Palau: Pristine South Pacific Country Beckons by Larry and Gail Taylor

Palau–we had been here before and jumped at the chance to return. We booked on a cruise from Papua New Guinea which ended in Palau. This was a big attraction, and we decided to stay over for three days.

Not a lot of American travelers know about this unspoiled tourist destination, but just ask avid divers or snorkelers. If they haven’t already been there, they will tell you Palau is at the top of their list of “must go” spots.
Considered a part of Micronesia, Palau is an archipelago of 586 islands in the South Pacific, a country with less than 20,000 citizens. About 90 percent live in Koror state, where tourists usually stay.

Off Koror, the main attraction here is the Rock Islands, approximately 300 islets, protected by a huge barrier reef. An underwater paradise. Fans of the TV show. “Survivor” will recognize this spot as it has been used twice as a location, most recently 2008.

Upon disembarking from our cruise, we arranged for a day tour in order to see spots we might have missed before. The itinerary included a visit to Palau’s largest island, Babeldaob, across a causeway from Koror. With a wide new road and little traffic, the Palau Visitors Authority hopes to increase tourism to this lush green part of the country.

First in Koror, we visited the unique aquarium where the exact environments for marine life have been recreated. This has become one of the country’s most popular land-based attractions for tourists and Palauans alike. We observed exhibits with green sea turtles, nurse sharks, white-tip sharks and groupers. In addition to coral reef inhabitants, the aquarium also exhibits animals and plants found in mangrove and sea grass ecosystems, foremost seahorses .

Next, on Babeldoab, we first took the Jungle River Boat Cruise on the Schimizu River. We set out down the calm water way to our destination, an ancient Palauan Village historical site. We cruised through the lush green rain forest foliage, spotting a variety of birds along the way. We were told there were crocodiles here, and suddenly we saw a big one. We knew the croc was expecting us when the boatman held a piece of meat on a pole, and the animal jumped some five feet out of the air to grab it.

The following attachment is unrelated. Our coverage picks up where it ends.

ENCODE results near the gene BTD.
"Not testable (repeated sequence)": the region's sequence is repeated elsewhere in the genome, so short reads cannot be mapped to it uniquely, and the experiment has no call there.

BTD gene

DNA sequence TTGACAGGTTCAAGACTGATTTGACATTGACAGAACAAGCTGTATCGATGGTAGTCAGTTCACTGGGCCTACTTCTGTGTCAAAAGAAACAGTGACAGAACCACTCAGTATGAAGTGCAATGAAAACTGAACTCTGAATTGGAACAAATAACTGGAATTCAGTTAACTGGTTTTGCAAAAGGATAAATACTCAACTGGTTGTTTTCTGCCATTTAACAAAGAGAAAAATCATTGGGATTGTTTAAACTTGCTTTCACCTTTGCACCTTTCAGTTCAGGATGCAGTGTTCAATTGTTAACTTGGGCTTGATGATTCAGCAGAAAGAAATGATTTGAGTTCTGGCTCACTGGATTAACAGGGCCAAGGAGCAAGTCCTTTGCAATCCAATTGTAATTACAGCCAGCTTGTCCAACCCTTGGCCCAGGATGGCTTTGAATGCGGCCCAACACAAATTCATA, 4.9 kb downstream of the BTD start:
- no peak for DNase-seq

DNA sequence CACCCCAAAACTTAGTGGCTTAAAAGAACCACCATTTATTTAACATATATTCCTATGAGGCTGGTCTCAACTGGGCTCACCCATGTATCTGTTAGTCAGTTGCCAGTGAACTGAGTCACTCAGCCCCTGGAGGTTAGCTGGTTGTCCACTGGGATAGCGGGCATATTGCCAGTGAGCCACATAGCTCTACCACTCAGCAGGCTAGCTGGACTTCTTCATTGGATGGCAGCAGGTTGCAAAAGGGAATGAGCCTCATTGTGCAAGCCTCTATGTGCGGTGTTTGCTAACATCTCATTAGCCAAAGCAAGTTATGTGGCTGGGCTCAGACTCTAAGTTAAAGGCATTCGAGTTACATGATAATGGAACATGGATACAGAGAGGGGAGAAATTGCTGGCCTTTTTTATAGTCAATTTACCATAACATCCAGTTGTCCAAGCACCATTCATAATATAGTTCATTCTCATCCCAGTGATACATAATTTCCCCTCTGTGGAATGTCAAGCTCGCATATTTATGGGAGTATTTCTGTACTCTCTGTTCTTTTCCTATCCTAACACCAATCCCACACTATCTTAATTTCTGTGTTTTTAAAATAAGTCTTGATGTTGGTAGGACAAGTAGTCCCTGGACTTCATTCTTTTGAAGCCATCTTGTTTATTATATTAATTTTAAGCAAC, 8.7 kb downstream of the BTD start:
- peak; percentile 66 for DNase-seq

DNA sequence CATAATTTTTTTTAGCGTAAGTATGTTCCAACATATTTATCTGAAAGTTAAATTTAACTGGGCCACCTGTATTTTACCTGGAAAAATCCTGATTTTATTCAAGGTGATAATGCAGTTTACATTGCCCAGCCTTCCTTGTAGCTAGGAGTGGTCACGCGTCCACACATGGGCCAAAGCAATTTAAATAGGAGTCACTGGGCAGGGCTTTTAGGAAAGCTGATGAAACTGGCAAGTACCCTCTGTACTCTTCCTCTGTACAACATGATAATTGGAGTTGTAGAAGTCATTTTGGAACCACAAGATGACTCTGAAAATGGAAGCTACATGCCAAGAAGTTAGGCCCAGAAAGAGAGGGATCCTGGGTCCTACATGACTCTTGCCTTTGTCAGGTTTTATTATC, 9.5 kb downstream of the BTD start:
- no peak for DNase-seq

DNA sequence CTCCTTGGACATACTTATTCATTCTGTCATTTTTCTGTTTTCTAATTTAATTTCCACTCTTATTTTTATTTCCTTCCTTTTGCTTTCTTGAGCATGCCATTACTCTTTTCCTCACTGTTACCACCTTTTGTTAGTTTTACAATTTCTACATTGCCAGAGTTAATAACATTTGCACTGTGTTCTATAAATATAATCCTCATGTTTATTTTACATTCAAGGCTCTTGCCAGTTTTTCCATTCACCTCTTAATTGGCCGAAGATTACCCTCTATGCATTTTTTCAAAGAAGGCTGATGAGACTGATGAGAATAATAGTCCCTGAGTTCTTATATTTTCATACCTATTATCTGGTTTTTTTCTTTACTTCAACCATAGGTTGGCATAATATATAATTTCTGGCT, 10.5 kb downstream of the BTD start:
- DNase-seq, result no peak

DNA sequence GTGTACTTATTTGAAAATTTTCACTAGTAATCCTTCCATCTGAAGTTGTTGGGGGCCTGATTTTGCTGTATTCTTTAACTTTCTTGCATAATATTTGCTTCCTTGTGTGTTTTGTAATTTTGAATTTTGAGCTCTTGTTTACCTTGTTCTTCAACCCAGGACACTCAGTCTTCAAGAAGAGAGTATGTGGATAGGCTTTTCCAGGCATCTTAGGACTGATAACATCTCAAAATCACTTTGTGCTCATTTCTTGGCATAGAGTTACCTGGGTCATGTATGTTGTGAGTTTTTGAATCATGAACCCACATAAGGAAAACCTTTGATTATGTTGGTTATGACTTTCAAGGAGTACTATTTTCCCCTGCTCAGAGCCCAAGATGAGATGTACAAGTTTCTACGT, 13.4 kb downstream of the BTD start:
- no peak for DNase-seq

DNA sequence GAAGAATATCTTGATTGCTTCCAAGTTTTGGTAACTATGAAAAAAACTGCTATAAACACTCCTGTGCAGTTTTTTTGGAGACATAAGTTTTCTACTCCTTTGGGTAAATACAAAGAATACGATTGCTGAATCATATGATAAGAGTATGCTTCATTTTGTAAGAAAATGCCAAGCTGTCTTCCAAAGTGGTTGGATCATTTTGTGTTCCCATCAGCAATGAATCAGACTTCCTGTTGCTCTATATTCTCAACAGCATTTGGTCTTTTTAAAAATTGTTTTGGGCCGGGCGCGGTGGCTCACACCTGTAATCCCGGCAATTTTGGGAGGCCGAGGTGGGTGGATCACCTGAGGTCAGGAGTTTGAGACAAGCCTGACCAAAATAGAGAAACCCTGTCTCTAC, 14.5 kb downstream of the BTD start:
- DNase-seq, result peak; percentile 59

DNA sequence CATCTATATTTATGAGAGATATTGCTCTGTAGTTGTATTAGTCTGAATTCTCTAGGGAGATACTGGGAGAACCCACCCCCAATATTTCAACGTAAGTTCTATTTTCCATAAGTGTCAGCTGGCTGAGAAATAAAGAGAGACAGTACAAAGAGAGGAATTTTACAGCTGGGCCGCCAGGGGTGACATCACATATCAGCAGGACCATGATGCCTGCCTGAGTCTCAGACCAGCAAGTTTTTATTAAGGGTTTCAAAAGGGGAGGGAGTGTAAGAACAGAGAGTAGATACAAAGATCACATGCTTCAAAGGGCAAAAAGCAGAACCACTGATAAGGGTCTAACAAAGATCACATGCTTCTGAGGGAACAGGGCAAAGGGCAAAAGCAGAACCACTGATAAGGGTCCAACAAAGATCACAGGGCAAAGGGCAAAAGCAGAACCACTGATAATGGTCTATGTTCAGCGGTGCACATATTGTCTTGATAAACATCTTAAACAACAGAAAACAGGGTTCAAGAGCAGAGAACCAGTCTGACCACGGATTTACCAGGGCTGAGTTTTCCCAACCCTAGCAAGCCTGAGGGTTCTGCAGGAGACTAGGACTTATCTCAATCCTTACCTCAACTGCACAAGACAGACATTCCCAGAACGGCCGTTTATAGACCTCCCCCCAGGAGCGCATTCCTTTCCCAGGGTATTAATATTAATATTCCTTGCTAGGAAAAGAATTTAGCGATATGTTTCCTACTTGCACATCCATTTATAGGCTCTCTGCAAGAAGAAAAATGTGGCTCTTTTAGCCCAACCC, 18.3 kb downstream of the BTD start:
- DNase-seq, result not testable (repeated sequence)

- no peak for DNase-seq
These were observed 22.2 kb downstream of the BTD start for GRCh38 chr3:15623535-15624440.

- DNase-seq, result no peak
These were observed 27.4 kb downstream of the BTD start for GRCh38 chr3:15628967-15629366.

After our river cruise, we sauntered along the pathway admiring the interesting collection of tropical plants before stopping for a typical Palauan Bento Box picnic in one of the two open air “summer houses.” The
Bento comes from the Japanese tradition and usually features a combination of teriyaki beef and chicken, white rice, pickled vegetables, a piece or two of vegetarian sushi, and a chocolate brownie for dessert. Often there’s a fried shrimp and/or fried fish.
Next,, we went on to see the highly publicized, imposing capitol building, sitting by itself on a rise with nothing around it but rolling green hills. The architect wanted to make something unique to Palau; however, the Palauans wanted it to look like the U.S. capitol. So there it was, its large Corinthian columns with Palauan designs etched on its stone front. Odd, but unique and lovely.

Then we went on the Wonderpool Waterfall where we were scheduled for a 40 minute hike to a spectacular view. Unfortunately, the road was full of mud holes from a recent rain. After getting stuck and having to work our way out, the driver turned around, and a change in plans took us to nearby Tabecheding Waterfall, a lovely spot, easily accessed.

Late afternoon we were back in Koror and checked into the highly-rated Palau Pacific Resort. We took a dip off the wide, sand beach before viewing the beautiful sunset from our balcony.
The following day proved to be the highlight of our stay–we snorkeled until we dropped on Sam’s Tours snorkeling trip through the Rock Islands. Sam’s picked us up early in the morning at the resort’s dock
and we headed out. These islands are a collection of rounded limestone, foliage-covered formations. Undercut by wave action, many seem to float on the water’s surface. Channels wend their way among them; tunnels lead to secluded lagoons; paths lead to land-locked lakes, fed subterraneanly by the sea.